Ollier Spadone quoted research conducted in New York City on cases of 59 innocent victims who had been pushed onto
subway rails during the period1975 - 1991. Thirty-six of these cases were provoked by people with an excessive tendency to
isolation, 90% of whom were psychotics with delusions (60%), hallucinations (50%) and thought disorders (70%). Four
subjects were not capable of giving any reason for their action. Forty percent of the persons in the sample were under the
influence of toxic substances, and evidence that substance abuse and schizophrenia contribute to criminal behaviour is
abundantly documented.
In a Swedish study of people born between 1920 and 1959 and diagnosed as schizophrenic and who left hospital in 1971,
85% still had schizophrenic symptoms. These 644 patients were followed up over a 14-year period and their risk of criminal
behaviour was 1.2 times greater than that of the general population for men and 2.2 times greater for women. Another
significant feature was that the aggression carried out by schizophrenics was of a much more violent nature than that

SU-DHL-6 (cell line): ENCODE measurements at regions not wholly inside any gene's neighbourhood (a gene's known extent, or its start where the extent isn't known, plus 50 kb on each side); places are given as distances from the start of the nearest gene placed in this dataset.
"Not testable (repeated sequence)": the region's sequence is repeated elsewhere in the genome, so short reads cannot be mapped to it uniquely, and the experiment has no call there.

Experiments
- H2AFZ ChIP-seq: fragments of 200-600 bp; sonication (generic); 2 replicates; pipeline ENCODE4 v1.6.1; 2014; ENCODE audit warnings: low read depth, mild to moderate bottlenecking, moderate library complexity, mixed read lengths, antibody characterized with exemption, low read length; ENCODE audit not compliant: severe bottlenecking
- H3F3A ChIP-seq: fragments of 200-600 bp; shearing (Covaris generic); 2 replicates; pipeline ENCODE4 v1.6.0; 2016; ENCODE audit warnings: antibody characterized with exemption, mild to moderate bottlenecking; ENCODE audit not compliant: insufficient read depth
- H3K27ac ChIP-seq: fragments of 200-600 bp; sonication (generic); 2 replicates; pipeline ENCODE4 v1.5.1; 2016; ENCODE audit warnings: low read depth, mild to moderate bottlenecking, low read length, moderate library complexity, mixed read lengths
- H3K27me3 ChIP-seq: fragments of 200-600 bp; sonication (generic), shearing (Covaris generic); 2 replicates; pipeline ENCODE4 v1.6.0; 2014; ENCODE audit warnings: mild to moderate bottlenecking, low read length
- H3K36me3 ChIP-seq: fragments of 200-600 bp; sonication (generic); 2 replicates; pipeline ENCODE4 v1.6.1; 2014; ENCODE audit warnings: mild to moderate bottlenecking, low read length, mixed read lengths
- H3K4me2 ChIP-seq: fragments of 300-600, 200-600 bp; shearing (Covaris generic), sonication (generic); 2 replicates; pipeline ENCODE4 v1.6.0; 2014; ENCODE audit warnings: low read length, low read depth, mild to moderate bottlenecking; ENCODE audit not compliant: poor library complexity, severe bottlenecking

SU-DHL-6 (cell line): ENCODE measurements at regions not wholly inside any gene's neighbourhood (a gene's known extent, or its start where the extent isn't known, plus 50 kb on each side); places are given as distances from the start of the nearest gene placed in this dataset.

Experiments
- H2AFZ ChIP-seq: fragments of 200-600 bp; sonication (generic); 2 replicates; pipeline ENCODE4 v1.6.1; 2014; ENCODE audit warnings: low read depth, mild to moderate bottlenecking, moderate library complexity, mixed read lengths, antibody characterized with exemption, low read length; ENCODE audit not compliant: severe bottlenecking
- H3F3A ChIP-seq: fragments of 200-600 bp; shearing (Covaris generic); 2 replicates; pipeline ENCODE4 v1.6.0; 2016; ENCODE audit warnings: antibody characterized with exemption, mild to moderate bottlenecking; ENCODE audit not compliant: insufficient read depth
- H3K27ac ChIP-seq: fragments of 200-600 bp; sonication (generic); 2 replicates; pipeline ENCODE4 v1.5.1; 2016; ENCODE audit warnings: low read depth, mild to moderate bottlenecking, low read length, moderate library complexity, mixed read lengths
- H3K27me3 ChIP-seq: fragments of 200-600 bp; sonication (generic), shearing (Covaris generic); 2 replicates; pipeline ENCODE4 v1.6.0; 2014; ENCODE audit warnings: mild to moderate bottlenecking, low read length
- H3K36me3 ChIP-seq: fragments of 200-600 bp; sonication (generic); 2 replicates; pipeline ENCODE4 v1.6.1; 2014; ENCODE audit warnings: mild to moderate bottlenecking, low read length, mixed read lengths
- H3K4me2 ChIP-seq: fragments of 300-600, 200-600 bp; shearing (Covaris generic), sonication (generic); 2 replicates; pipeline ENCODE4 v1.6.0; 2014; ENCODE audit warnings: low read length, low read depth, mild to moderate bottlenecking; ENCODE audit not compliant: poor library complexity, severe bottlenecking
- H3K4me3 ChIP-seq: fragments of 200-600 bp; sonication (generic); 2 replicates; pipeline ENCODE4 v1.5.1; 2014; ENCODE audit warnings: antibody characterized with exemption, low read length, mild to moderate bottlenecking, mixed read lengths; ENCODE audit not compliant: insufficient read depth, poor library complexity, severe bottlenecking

committed by other members of the public

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x

Frequently one tries to detect in the month previous to the act, some signs that could have predicted the behaviour and
this is generally the case. Thus violent patients can arouse a realistic fear in their relatives and in the professionals who care
after them.

xi

Techniques to improve compliance

It is obviously necessary to spearhead an effort aimed at modifying bias in the general public in relation to the therapeutic
use of psychopharmacological substances. Media campaigns on the effects of these products, their indications and
counter-indications, could help to decrease prejudice which is prevalent, as we have seen, among persons of a low cultural
level.